Uptown resident uses conservation fellowship to improve our way of life
By Dave Schwab | SDUN Reporter
Golden Hill resident Marisa Quiroz, manager of The San Diego Foundation’s Environment Program, was one of 19 individuals selected nationwide for the prestigious summer fellowship 2042 Today: Young Leaders Re-Imagining Conservation.
Aimed at engaging the next generation of conservation leaders, the fellowship supports their efforts to make nature accessible and relevant to every generation, a press release stated announcing the honor.
Quiroz’s fellowship will help The San Diego Foundation, a regional nonprofit promoting charitable giving that has granted more than $827 million, to achieve the goals of its Parks for Everyone initiative. The initiative ensures there is enough green space for all San Diegans.
A committed conservationist, Quiroz, who described herself as a “stilt-walking environmentalist and Latina philanthropist,” said the fellowship brought her a lot of knowledge and presented many future opportunities.
“The seven-day fellowship brought together 20 emerging leaders in conservation to the Center for Whole Communities’ farm in the Mad River Valley of Vermont – a beautiful lush landscape where visitors can connect with nature and be outside,” Quiroz said. “During my time there, I slept in a yurt. I zip-lined into ponds and followed fireflies into the forest during night hikes. I also worked and did a lot of strategic thinking.”
Quiroz said the fellowship selects participants through a nomination process, which is then reviewed by staff and a panel of stakeholders involved in the Center for Whole Communities. She said the Center’s Knoll Farm grows blueberries and raises Icelandic sheep in Vermont’s climate, which is perfect for both activities.
Born out of a partnership with the Center for Diversity and the Environment and Center for Whole Communities, the 2042 fellowship’s numerical name – marking the year 2042 – was not randomly chosen.
“More and more conservationists are thinking about the exciting significance of 2042, the date one generation out when demographers predict that every metropolitan statistical area will be predominantly non-white,” the Center for Whole Communities website states. “But few efforts are in place today to equip conservation leaders with the leadership skills to engage differences of all kinds.”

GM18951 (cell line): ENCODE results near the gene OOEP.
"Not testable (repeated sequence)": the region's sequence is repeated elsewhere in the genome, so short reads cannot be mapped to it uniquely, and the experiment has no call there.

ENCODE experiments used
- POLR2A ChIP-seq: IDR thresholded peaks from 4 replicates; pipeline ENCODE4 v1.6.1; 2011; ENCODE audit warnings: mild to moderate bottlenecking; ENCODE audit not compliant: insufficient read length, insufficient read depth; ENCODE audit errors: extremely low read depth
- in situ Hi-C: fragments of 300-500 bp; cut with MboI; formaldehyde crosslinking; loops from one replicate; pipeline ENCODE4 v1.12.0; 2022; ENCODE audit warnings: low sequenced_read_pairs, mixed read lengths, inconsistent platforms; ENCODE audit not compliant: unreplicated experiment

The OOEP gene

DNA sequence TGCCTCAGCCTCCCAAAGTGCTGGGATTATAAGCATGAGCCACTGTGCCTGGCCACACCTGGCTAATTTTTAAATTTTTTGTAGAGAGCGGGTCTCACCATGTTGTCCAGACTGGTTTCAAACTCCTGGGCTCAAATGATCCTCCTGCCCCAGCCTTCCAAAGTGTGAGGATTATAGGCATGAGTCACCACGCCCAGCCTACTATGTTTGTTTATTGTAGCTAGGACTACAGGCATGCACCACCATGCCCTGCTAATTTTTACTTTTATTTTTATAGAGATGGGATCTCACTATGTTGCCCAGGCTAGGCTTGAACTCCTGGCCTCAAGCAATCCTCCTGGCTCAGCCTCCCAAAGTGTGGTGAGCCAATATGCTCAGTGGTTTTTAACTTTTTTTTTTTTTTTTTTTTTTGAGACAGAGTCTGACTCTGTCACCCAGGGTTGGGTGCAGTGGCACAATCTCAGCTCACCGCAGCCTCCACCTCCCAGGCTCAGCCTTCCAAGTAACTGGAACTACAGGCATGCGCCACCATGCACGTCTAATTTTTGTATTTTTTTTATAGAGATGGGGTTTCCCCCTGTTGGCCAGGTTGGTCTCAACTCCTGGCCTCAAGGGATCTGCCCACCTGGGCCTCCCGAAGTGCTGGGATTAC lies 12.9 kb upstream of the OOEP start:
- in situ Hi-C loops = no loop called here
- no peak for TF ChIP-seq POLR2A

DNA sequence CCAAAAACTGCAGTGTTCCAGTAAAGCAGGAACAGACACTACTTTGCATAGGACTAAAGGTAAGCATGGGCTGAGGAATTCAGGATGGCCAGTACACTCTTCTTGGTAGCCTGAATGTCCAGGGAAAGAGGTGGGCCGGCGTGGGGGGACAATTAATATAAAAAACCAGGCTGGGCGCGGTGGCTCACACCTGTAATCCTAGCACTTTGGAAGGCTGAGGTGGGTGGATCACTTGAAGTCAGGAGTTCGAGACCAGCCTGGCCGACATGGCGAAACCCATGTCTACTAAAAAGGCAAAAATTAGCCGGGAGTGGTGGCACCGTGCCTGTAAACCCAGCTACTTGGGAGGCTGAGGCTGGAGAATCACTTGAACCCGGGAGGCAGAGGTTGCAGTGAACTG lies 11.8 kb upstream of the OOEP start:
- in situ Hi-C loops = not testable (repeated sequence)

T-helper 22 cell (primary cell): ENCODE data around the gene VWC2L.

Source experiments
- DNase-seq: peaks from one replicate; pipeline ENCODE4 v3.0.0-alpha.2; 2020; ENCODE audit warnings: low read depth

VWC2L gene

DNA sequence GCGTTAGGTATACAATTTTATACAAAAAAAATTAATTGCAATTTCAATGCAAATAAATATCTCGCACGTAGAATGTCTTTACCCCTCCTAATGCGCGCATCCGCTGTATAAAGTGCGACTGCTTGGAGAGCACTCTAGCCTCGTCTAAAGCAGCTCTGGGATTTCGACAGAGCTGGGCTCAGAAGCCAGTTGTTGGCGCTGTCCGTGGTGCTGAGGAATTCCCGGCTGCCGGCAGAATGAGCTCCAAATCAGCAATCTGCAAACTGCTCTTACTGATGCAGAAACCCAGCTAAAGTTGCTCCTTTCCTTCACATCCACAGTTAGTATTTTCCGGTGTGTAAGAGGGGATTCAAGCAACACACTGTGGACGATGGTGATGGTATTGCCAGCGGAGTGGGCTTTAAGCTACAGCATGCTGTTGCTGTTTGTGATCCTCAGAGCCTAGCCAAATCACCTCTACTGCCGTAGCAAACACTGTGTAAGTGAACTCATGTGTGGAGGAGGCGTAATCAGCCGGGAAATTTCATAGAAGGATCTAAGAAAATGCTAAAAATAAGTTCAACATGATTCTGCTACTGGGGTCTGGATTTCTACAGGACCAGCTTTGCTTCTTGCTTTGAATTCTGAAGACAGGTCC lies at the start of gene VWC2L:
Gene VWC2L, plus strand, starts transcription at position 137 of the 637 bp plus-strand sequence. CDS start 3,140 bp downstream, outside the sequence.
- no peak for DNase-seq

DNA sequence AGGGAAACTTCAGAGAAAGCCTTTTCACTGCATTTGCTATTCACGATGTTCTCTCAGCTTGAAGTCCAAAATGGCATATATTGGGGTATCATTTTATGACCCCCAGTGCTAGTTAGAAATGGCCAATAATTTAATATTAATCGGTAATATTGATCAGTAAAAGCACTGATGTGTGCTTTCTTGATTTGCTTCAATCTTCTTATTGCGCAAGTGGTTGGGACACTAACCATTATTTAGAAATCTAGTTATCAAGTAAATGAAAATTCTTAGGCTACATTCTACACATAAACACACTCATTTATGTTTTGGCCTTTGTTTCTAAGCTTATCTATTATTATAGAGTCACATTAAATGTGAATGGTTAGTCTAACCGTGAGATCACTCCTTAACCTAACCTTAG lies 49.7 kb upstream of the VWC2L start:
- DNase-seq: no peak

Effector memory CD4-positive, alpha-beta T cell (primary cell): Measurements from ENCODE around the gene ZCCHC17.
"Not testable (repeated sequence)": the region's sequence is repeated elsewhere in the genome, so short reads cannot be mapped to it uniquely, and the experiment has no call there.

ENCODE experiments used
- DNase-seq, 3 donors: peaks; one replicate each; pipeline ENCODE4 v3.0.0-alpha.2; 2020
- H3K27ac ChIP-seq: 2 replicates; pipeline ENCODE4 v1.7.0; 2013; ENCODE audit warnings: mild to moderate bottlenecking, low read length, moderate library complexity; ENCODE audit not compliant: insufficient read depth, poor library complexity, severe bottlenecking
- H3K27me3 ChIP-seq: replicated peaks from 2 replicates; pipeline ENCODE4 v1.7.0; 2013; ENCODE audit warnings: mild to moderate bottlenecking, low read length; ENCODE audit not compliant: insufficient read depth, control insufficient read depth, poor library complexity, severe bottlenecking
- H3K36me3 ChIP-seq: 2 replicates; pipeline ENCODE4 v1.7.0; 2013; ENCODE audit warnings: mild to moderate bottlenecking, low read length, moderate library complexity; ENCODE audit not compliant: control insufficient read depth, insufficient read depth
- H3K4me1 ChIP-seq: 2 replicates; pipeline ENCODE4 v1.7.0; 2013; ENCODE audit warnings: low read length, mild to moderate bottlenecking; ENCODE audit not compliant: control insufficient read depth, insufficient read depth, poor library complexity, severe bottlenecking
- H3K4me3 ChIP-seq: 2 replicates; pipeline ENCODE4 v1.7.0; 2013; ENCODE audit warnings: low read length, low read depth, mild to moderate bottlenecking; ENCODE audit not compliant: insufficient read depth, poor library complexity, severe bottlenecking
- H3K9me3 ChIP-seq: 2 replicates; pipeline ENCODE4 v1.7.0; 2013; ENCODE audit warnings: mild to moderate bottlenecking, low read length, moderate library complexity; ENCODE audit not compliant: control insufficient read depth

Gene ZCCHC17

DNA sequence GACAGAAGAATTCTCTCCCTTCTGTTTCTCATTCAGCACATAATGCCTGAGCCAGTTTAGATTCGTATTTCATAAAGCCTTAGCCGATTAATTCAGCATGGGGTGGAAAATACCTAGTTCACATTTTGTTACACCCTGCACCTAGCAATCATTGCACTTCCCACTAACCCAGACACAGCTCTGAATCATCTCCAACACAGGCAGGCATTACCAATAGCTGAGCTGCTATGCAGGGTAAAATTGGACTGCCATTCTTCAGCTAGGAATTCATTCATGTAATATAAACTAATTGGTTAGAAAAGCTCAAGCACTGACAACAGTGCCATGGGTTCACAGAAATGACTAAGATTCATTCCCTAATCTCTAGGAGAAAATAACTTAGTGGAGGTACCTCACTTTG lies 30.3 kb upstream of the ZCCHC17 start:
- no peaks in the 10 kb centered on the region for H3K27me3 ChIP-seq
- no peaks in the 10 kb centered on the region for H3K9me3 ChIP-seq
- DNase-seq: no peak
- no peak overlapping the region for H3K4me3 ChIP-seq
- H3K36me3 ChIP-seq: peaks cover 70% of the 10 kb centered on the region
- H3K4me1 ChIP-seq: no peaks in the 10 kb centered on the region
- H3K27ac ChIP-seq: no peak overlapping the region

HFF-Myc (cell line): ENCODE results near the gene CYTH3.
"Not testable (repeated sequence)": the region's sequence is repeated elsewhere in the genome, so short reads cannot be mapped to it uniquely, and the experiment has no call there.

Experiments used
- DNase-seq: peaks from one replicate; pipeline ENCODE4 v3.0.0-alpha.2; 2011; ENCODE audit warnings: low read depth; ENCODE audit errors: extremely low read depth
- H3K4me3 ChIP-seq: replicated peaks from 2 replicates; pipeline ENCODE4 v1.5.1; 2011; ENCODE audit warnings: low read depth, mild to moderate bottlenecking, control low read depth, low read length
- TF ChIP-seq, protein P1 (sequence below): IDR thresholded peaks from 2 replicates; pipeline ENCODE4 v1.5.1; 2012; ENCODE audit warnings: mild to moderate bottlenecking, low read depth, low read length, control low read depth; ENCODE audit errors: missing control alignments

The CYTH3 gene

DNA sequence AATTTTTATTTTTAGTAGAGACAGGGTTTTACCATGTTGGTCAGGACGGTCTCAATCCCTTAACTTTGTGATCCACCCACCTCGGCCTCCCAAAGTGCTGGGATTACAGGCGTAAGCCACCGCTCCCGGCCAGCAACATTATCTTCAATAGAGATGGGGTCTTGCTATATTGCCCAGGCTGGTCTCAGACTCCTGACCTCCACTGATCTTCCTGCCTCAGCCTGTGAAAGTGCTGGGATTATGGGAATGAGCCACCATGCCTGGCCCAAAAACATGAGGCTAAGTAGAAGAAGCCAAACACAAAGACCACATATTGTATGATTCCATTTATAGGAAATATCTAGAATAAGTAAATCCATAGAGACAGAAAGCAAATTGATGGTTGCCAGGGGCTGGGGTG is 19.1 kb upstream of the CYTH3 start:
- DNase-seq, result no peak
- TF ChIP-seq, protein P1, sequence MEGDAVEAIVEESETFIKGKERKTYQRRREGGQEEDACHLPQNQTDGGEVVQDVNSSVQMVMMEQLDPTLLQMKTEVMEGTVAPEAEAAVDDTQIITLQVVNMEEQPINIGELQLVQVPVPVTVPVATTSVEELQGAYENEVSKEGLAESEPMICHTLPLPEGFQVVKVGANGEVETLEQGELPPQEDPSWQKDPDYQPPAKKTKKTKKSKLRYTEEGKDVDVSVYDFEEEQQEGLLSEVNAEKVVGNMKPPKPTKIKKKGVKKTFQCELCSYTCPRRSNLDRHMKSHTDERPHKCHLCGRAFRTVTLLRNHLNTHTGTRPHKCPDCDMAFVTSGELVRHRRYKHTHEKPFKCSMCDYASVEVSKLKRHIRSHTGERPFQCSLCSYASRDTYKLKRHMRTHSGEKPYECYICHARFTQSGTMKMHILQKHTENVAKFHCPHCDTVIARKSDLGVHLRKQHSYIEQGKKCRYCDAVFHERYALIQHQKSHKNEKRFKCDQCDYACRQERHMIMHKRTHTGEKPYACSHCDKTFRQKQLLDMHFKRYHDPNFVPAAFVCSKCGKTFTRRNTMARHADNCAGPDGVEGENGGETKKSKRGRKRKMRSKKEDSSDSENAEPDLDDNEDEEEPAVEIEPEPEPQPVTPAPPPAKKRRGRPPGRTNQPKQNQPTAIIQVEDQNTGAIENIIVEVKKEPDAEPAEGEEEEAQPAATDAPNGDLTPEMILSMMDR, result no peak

The Center’s website goes on to say that innovative leadership with today’s conservationists is developed in several ways: through historical context, engaging in collaborations and understanding shared successes.
Quiroz directs The San Diego Foundation’s Malin Burnham San Diego Center for Civic Engagement’s Opening the Outdoors initiative. She talked about its purpose.
“Opening the Outdoors is a new initiative of The San Diego Foundation’s Center for Civic Engagement whose focus is making sure that everyone has access to the outdoors – what we all love about living here,” she said.
In the initiative’s first year, Quiroz said participants will collaborate with partners to advance the completion of the San Diego River Park.
“We will also work to get kids out into nature,” she said. “The San Diego region has a long history of connecting and protecting the outdoors. The opening of the outdoors initiative will build upon that history and work to increase access to trails, parks and open space.”
Quiroz said there are other, smaller projects happening in the region as well, including the Border Gateway to Nature program at Border Field State Park near the United States-Mexico border.
“Together with our partners at the Tijuana Estuary and 4Walls International, we are improving the entrance to increase public access and enhance visitor experience,” Quiroz said. “Here’s the thing: we are using repurposed trash from the Tijuana River to demonstrate our shared watershed and build public awareness around the shared trash and sediment issues. It’s a fascinating space that most San Diegans don’t venture out to see.”
Quiroz said she believes having participated in the 2042 fellowship program is going to help her in both the short and long term.
“My work at The San Diego Foundation has exposed me to the incredible amount of dedicated people working on all kinds of interesting things,” she said. “It was natural for me to begin volunteering in our bi-national region. Not only is it a way to connect and learn, it’s a way to contribute. And since I can’t imagine a world where we don’t help one another I seek meaning through serving.”
Commitment to public service is something that is intuitive and transferable in everyone, she said, calling all individuals “hard wired” for caring about the environment and each other.
“Instead of teaching people to be philanthropists or environmentalists, ask them instead to show you how they already are,” she said. “This is what I aim to do.”
For more information visit sdfoundation.org or call 619-235-2300.